The Berlinale has always had a reputation as a festival that takes its politics seriously, but this year the politics were bound to be a little more urgent than usual. This was, after all, the first A-list European festival to happen since the Trump inauguration. As competition jury member Diego Luna, the Mexican star of Rogue One, pointed out: “There’s no better place to send a message than Berlin” – a city that knows its fair share about the futility of walls.
The jury – headed by director Paul Verhoeven and including Maggie Gyllenhaal and artist Olafur Eliasson – may or may not choose the most political films in contention, but they will have noticed how many films seemed »
- Jonathan Romney
A certain mutant send-off may have gotten the most global attention out of the 2017 Berlin Film Festival, but if one retracts their claws, some of the finest in major international cinema comes into focus. Ahead of our picks of the best of the festival, the jury has delivered their awards.
Led by Paul Verhoeven, the jury made up of Dora Bouchoucha Fourati, Olafur Eliasson, Maggie Gyllenhaal, Julia Jentsch, Diego Luna, and Wang Quan’an gave the Hungarian drama On Body and Soul the top prize of Golden Bear, while Aki Kaurismäki picked up Best Director for The Other Side of Hope and Kim Min-hee earned Best Actress for her latest Hong Sang-soo collaboration On The Beach At Night Alone.
Check out the winners below (with a hat tip to Deadline) along with links to reviews where available. One can also see our full coverage here.
Golden Bear for Best »
- Jordan Raup
The 67th Berlin International Film Festival has come to a close, and winners have been selected for top prizes. The international jury this year included president Paul Verhoeven, Dora Bouchoucha Fourati, Olafur Eliasson, Maggie Gyllenhaal, Julia Jentsch, Diego Luna, and Wang Quan’an.
Read More: The 2017 IndieWire Berlinale Bible: Every Review, Interview and News Item Posted During the Festival
Check out the full list below:
*Golden Bear for Best Film:
“Testről és lélekről” (“On Body and Soul”)
Producers: Monika Mécs, András Muhi, Ernő Mesterházy
*Silver Bear Grand Jury Prize
by Alain Gomis
*Silver Bear Alfred Bauer Prize
*Silver Bear for Best Director
for “Toivon tuolla puolen” (“The Other Side of Hope”)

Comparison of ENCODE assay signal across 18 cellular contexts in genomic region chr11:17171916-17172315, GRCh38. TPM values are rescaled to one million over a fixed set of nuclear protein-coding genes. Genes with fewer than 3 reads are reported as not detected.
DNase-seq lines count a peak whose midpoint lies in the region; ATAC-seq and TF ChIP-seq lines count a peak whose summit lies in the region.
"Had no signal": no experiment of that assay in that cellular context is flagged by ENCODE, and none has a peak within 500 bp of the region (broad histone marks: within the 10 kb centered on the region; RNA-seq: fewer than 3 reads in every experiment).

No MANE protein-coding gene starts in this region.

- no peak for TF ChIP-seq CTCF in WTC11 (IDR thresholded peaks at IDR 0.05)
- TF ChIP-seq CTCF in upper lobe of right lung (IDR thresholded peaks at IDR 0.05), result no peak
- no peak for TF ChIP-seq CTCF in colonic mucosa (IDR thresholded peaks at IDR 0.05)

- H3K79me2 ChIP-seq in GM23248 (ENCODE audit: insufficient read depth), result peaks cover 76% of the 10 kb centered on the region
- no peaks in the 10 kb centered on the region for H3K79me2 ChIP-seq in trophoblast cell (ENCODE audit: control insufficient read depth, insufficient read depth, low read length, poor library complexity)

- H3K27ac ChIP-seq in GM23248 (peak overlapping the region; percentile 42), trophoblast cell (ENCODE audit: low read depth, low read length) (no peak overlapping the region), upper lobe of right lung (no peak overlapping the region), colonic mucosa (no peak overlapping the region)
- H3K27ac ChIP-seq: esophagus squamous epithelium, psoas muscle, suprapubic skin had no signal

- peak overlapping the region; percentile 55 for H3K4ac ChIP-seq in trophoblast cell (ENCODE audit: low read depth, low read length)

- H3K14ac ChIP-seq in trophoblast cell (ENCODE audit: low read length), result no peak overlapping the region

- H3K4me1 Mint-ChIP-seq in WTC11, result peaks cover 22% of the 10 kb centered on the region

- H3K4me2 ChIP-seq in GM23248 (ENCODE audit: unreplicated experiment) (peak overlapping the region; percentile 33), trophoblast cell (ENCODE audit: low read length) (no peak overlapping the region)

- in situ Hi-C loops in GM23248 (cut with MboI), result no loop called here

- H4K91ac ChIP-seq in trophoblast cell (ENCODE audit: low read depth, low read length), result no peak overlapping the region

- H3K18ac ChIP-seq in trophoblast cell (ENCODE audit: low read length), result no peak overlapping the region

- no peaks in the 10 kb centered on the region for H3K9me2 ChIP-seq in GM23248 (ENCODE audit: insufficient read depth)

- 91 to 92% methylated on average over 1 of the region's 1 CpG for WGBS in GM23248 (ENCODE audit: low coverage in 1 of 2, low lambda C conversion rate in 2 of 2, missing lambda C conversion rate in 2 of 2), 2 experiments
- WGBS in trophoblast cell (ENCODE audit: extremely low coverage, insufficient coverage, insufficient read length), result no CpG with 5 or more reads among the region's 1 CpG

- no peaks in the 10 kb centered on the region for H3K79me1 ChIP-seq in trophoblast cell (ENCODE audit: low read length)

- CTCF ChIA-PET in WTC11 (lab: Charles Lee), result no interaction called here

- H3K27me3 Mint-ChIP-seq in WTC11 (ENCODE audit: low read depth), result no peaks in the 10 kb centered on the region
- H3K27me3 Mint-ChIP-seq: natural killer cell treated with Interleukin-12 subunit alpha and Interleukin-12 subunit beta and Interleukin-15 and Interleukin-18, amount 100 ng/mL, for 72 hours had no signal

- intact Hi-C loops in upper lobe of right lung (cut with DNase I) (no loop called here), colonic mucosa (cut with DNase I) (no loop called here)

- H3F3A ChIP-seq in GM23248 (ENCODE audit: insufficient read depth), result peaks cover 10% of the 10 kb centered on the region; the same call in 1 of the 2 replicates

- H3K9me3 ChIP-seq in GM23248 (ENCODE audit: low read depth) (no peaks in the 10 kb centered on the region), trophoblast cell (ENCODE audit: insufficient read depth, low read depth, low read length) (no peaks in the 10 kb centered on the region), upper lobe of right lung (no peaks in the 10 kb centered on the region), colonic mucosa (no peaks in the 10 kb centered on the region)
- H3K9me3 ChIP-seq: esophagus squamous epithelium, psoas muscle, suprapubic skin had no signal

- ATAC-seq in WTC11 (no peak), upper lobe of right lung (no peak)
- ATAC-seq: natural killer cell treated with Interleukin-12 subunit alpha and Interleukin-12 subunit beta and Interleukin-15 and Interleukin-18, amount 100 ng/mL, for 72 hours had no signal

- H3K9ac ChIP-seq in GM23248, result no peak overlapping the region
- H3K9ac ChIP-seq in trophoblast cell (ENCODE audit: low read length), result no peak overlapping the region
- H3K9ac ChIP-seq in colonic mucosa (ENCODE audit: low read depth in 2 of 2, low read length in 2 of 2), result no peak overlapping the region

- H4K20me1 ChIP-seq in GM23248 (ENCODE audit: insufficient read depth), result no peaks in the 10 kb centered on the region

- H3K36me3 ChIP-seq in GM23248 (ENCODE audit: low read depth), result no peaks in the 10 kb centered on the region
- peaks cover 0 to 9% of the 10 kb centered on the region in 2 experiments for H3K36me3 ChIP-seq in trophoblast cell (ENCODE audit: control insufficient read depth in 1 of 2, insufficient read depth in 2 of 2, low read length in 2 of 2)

*Silver Bear for Best Actress
in “Bamui haebyun-eoseo honja” (“On the Beach at Night Alone”)
by Hong Sang-soo
*Silver Bear for Best Actor
- William Earl
On Body And Soul took home the Golden Bear Photo: Courtesy Of the Berlin Film Festival
Hungarian drama On Body And Soul (Testrol es lelkrol), directed by Ildiko Enyedi's, won the Golden Bear for best film at the Berlin Film Festival tonight.
The offbeat love story, set in a slaughterhouse, had earlier taken a Fipresci critics prize and two other accolades from the independent juries.
The Silver Bear grand jury prize went to Alain Gomis's Kinshasa-set drama Félicité and the Silver Bear Alfred Bauer prize for a feature film that opens new perspectives went to Agnieszka Holland's Spoor.
- Amber Wilkinson
Update 11.58Am Pt: Hungarian drama On Body and Soul has picked up the Golden Bear for Best Film at the 67th Berlin Film Festival. The love story, which is set in a slaughterhouse in Budapest, is written and directed by Ildiko Enyedi. It follows two damaged souls who develop a spiritual kinship with one another. Berlin Jury President Paul Verhoeven said that the entire jury “fell in love with this movie,” which is largely about fears, inhibitions and opening up to… »
On Body and SoulThe Notebook's Giovanni Marchini Camia has been covering the Berlin International Film Festival since its opening day, with additional help from Neil Bahadur and Christopher Small and more coverage to come. The 2017 awards have just been announced from a jury consisting of Paul Verhoeven (Jury President), Dora Bouchoucha Fourati, Olafur Eliasson, Maggie Gyllenhaal, Julia Jentsch, Diego Luna and Wang Quan'an.Golden BEAROn Body and Soul (Ildikó Enyedi)Silver Bear Grand Jury PRIZEFélicité (Alain Gomes)Alfred Bauer PRIZESpoor (Agnieszka Holland)Best DIRECTORAki Kaurismäki (The Other Side of Hope)reviewBEST ACTRESSKim Min-hee (On the Beach at Night Alone)review | director interviewBEST ACTORGeorg Friedrich (Bright Nights)Best SCRIPTSebastián Lelio and Gonzalo Maza (A Fantastic Woman)Outstanding Artistic CONTRIBUTIONEditor Dana Bunescu, Ana, mon amour (Cãlin Peter Netzer) »
Set in a Budapest slaughterhouse, the tender love story follows the burgeoning romance between a shy young women and her similarly quiet older boss as the two discover that they have the same dreams at night.
The international jury, headed by Dutch filmmaker Paul Verhoeven, handed out prizes far and wide, awarding a broad range of international works.
Senegalese filmmaker Alain Gomis’ Kinshasa-based drama “Félicité,” about a strongly independent and passionate singer in the Congolese capital of Kinshasa who is forced to raise money for her son’s operation, won the Silver Bear Grand Jury Prize.
Berlin Film Review: ‘On Body and Soul’
- Ed Meza
With final Academy Award voting coming to an end on Tuesday February 21st, it seems like a good time to champion what has been the most honored performance of the year, and which, if voters are looking in the right place, should be crowned on Oscar Sunday. The race for the Best Actress statuette has been fierce this awards season, but the one actress that has come out on top in more occasions than any other is Isabelle Huppert. For her role in Paul Verhoeven’s “Elle,” the revered French icon has earned her first-ever Oscar nomination, and there is no one that deserves to win more than she does. In case there is any doubt that Huppert is at the top of her craft and should be recognized, here are five reasons why “the greatest actress working today” should take home the coveted statuette.